Toxic polyneuropathy is a term encompassing the injury of the peripheral nerves by pharmacological agents, drugs of abuse, and toxic compounds found in different occupations. Sensory loss, motor weakness, and pain are typical signs. The differential diagnosis is quite broad, which is why a detailed patient history, a complete physical exam, and a thorough laboratory workup are vital in order to identify the underlying cause.
The list of substances that may cause toxic polyneuropathy is quite long with some of the most important being      :
The clinical presentation, usually appearing weeks after exposure to the harmful agent, is centered around two main components - sensory and motor deficits  . A tingling sensation or numbness in the distal extremities is considered to be one of the first signs of sensory involvement, particularly after the use of chemotherapeutic drugs, which may lead to disturbances in gait, pruritus, and moderate to severe sharp pain . Conversely, motor weakness, typical for heavy metal exposure, manifests as weakness in the extremities (eg. wrist drop) and loss of deep tendon reflexes  .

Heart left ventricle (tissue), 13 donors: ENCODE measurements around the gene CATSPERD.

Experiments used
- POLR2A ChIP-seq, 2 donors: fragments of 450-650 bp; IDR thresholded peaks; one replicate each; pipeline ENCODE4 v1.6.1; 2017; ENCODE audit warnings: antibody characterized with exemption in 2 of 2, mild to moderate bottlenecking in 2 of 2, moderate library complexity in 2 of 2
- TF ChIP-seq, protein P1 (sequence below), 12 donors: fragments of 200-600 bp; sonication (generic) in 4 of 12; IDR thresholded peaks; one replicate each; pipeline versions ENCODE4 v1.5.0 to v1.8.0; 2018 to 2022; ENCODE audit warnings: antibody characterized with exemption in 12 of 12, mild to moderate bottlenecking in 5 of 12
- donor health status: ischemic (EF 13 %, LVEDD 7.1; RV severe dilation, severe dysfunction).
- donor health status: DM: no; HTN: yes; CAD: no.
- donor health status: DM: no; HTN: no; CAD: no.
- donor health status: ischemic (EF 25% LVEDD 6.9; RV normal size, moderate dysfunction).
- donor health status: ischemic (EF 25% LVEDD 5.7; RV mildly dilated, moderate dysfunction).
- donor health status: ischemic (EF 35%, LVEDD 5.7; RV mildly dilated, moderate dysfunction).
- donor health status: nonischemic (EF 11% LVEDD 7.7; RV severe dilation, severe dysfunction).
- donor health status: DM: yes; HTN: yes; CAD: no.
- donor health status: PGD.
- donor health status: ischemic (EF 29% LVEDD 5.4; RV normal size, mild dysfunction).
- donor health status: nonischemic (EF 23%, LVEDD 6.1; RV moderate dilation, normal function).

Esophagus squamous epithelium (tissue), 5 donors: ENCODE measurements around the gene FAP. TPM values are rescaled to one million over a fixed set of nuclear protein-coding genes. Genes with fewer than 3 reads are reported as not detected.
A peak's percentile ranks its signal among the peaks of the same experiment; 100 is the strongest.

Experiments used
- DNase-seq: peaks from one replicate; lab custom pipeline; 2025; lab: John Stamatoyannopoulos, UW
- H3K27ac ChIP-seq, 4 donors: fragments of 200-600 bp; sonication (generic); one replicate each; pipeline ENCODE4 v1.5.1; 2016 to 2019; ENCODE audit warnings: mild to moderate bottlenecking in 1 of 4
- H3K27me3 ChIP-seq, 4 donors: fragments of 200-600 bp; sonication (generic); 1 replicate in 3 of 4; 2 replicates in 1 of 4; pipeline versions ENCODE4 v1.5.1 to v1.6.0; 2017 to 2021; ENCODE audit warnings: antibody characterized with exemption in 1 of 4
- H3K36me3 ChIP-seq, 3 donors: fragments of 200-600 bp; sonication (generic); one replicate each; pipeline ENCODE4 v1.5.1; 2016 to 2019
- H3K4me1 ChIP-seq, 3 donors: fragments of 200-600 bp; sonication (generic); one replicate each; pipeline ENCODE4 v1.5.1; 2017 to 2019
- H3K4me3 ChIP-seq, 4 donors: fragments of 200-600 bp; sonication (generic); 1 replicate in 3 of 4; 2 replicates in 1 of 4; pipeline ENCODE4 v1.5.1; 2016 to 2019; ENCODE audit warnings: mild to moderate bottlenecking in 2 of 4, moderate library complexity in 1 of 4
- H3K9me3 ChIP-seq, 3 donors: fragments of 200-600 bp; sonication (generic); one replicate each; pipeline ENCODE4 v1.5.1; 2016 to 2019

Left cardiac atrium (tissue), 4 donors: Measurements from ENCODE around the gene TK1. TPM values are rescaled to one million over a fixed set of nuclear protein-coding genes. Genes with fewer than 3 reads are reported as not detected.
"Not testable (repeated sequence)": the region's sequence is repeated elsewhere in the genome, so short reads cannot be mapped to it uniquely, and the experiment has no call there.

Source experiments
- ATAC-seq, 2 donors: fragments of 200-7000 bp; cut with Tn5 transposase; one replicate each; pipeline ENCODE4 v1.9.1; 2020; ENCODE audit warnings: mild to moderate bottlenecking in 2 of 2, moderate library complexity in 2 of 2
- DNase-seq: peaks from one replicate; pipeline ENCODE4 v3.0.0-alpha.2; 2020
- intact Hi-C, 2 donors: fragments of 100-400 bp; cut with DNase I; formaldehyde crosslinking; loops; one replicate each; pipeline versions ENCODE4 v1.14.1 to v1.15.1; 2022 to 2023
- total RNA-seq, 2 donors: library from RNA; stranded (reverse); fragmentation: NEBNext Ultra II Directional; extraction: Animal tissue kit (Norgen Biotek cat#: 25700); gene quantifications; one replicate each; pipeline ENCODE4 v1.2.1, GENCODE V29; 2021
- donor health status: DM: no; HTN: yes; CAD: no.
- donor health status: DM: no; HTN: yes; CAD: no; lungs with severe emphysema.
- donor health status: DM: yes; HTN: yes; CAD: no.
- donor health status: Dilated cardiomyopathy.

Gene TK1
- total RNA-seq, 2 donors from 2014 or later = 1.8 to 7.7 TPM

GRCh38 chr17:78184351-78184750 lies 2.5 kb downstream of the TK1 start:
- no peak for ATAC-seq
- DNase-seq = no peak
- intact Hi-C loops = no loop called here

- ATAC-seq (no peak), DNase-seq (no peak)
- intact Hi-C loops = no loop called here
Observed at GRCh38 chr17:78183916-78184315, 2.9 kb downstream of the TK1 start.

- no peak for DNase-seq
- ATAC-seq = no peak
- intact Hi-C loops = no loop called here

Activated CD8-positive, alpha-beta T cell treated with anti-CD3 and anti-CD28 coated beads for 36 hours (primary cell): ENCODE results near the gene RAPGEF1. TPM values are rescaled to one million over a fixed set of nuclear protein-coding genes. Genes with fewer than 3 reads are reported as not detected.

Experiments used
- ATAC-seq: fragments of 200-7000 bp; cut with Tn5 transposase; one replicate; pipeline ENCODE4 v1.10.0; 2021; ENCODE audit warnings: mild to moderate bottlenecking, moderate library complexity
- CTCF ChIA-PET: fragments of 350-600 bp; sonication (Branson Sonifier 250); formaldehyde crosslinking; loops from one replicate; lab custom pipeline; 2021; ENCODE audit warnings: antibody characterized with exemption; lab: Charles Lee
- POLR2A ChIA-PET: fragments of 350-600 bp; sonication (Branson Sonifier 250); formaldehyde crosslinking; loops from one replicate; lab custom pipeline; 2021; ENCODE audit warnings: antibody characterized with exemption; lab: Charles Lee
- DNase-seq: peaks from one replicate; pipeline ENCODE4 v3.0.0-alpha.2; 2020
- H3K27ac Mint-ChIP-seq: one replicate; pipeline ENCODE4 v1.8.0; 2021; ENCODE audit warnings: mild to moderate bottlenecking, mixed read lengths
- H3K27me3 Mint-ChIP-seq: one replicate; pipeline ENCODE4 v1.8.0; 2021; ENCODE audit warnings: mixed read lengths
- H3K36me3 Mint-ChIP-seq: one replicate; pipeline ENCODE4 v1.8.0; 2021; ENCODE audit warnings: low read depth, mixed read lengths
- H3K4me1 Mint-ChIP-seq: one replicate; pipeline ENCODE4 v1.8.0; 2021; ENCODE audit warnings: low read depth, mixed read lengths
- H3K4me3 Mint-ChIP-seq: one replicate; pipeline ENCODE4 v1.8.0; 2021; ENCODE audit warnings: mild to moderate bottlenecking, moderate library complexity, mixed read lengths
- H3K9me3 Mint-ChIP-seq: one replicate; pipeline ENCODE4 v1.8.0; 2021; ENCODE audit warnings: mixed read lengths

Numerous symptoms involving different systems, including additional neurological manifestations, can be present along with the polyneuropathy, such as gastrointestinal irritation (heavy metal exposure), anemia and constitutional complaints  . For this reason, a meticulous clinical workup is necessary. Physicians must obtain a complete patient history that will assess the patient's occupation (and to which substances the individual is exposed), presence of underlying diseases (as several systemic and metabolic diseases can present with polyneuropathy, such as hypothyroidism and diabetes mellitus), and history of alcohol and substance abuse  . Additionally, a thorough nutritional evaluation must be conducted, keeping in mind that several vitamin deficiencies (thiamine, B6, B12, and also copper) might manifest as a polyneuropathy  . History of drug use, however, is the main focus of history taking. Furthermore, a detailed physical examination, focusing on the neurological system (reflex and sensory perception testing, as well as coordination and proprioception) will confirm the extent of peripheral nerve involvement and possibly detect other neurological symptoms that might lead the physician to a presumptive diagnosis  . Laboratory studies should be employed later on, including a complete blood count (CBC), a full metabolic panel, serum inflammatory markers (erythrocyte sedimentation rate, or ESR), serum glucose, vitamin B12, thyroid hormone levels, and urinalysis, which is particularly useful for heavy metal exposure   . When the diagnosis is inconclusive, nerve conduction studies and electromyography might be performed .